I feel like I need to make a change from what I have said before. I have previously said that a Christian missionary needed TWO distinct qualities to go into missions:
I purposefully left out Called. For one thing, I believe the church calls people to missions, while I believe God calls EVERYONE to His mission… and He is not too quick to follow faddish preferences to describe certain Christian ministry as missions and others as not.
Flexibility suggests an openness to new cultures and to contextualization of message. It also involves the flexibility to adjust lifestyle. Willingness, definitely a related term, suggests a willingness to go where God leads, and a willingness to acculturate, and change one’s identity, to some extent.
Some people suggest that Spiritual Fervor is a quality needed of a missionary. However, it seems to me that it is a quality that is called up based on presumption rather than practice. Few missionaries, if any, I know have a spiritual fervor greater than others in church. Of course, part of the issue is that people have different ideas as to what spiritual fervor is. For some, it is the ability to throw around Christian lingo and get emotionally/spiritually wrought up. For others it involves deep involvement in the “spiritual disciplines.” I have yet to see any missionaries that have any of this sort of thing beyond those around them.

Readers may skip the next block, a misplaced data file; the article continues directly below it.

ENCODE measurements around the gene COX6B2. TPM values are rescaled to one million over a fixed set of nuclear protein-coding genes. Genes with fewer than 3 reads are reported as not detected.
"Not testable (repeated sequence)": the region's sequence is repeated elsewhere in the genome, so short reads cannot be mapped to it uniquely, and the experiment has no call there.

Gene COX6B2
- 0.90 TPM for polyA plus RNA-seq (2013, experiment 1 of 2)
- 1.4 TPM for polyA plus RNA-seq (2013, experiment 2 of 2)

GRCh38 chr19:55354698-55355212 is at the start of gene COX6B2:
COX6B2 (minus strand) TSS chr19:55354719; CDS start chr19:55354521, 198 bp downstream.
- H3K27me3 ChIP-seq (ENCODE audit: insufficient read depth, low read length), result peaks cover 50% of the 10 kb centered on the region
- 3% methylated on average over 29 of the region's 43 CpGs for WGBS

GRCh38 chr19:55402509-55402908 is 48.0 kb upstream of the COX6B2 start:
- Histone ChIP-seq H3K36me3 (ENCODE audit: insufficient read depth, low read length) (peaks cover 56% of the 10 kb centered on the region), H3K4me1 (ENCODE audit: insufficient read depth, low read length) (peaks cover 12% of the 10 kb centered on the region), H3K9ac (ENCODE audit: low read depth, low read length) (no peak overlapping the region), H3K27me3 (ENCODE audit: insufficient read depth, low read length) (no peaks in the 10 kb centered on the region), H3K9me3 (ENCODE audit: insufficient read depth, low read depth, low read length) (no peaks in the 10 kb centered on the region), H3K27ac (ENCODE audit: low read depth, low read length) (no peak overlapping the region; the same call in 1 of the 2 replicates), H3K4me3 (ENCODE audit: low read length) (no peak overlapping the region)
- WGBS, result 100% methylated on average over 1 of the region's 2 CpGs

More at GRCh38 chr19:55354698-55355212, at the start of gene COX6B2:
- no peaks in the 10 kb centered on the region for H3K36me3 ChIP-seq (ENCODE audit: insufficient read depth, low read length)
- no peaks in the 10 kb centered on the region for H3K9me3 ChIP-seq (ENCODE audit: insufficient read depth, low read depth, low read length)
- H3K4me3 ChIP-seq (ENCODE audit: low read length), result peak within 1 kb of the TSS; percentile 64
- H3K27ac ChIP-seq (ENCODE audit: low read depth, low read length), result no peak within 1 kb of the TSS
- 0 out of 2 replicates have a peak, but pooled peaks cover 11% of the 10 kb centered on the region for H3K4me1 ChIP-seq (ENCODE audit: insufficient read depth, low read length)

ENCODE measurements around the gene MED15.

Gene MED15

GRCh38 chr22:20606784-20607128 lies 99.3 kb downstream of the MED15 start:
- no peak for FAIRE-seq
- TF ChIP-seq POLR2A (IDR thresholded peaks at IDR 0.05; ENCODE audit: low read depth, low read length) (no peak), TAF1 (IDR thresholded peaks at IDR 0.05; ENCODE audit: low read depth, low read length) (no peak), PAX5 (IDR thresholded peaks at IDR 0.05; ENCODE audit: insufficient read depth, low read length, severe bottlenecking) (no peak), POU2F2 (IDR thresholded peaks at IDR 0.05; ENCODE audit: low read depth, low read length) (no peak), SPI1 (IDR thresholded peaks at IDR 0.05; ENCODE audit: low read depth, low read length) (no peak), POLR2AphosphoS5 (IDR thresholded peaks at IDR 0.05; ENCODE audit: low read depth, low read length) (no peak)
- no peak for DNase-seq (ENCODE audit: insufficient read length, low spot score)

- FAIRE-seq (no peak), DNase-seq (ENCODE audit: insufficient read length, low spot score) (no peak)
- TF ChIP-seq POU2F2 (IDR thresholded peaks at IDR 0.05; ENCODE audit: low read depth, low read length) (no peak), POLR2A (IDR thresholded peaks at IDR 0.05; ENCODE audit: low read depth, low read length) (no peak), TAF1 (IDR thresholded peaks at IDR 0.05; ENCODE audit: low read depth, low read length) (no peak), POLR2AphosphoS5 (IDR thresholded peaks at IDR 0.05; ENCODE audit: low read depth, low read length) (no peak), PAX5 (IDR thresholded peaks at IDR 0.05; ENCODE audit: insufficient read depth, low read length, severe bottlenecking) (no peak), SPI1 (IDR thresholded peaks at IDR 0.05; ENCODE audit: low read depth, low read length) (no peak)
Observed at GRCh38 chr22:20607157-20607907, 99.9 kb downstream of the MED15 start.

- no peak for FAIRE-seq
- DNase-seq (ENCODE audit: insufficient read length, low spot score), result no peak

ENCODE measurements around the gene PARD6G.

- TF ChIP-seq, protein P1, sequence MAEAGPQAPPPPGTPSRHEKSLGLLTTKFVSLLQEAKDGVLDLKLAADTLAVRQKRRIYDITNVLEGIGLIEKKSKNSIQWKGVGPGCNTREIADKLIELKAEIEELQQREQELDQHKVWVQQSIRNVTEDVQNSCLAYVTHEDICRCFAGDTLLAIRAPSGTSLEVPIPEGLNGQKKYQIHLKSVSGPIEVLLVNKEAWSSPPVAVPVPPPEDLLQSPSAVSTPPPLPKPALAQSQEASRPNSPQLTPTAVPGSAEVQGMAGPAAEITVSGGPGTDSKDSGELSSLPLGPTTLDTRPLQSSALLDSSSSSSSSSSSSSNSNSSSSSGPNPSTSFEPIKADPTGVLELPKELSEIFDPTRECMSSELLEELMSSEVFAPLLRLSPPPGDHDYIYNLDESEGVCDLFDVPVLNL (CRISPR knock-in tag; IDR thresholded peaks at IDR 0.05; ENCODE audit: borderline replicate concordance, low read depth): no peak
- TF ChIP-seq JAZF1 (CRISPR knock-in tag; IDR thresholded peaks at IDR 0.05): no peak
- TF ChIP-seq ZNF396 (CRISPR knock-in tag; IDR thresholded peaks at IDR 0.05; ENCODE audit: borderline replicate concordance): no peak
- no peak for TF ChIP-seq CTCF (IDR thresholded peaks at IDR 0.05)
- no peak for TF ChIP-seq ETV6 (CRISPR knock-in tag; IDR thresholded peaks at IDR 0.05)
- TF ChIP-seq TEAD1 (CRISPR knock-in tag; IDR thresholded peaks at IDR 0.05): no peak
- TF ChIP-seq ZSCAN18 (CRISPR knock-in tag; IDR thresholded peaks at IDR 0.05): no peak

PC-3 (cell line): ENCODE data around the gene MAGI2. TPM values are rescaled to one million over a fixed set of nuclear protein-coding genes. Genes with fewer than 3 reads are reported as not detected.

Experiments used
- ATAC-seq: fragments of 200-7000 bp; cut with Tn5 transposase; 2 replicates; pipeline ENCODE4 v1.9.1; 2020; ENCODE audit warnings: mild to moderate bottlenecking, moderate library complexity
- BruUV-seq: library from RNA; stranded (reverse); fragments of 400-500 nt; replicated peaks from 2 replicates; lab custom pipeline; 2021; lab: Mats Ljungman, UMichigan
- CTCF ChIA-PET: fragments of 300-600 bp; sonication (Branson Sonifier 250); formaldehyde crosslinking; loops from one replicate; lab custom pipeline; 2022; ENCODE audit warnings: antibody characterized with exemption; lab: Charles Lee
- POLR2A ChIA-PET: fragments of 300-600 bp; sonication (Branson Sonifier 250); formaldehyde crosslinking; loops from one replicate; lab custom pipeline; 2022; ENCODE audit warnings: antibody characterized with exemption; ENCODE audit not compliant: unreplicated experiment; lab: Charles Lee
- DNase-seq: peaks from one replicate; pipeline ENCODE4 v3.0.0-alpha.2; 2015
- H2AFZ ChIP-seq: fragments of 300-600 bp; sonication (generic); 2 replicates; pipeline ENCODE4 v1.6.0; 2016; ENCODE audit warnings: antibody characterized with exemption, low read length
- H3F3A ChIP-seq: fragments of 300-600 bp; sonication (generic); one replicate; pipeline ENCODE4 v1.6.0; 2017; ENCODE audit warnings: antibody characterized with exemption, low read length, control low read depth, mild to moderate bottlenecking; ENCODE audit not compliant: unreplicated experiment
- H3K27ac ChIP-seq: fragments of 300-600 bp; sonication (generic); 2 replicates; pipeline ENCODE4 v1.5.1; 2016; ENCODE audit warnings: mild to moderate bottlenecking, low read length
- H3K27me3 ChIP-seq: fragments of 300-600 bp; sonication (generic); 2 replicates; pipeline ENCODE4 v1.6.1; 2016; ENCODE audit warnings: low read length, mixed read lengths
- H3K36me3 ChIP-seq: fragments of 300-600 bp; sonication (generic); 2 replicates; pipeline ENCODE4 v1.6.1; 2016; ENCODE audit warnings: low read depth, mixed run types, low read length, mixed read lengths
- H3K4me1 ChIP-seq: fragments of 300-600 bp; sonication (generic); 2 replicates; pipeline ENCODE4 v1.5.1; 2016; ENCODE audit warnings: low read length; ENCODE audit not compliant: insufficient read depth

However, the spiritual aspect can’t be tossed aside and I have definitely seen missionaries fall by the wayside based on a certain issue in the area of spirituality. With further reflection, I would add a third quality:
3. Spiritual Durability
Spirituality is so open to interpretation, and various definitions lend themselves to denominational bias. Additionally, the idea of spirituality in the Bible is often quite different from popular Christian definitions today. So I would like to use Paul Tillich’s idea of spirituality, but limited to Christianity. In this case “Spirit” is the overlay of power and meaning. In the Christian context:
Spirituality, as it applies to missionaries, is the overlay of human and divine power in a person’s life that is focused by a recognition of following God’s path and a personal sense of vocational meaning.
“God’s paths” is not the same as call as it is popularly given. God’s path is not a destination but a path (more like Psalm 23 or Jesus call to “Follow Me.” “Call” as it is used in churches is usually tied to destination or clergical vocation.
Spiritual durability then is the recognition that what one does is important, that it has eternal meaning to self, to the people, and to God’s Kingdom. As such, one is empowered to persevere through difficult times because of the recognition that God is ever-present, ever-suffering, and ever guiding.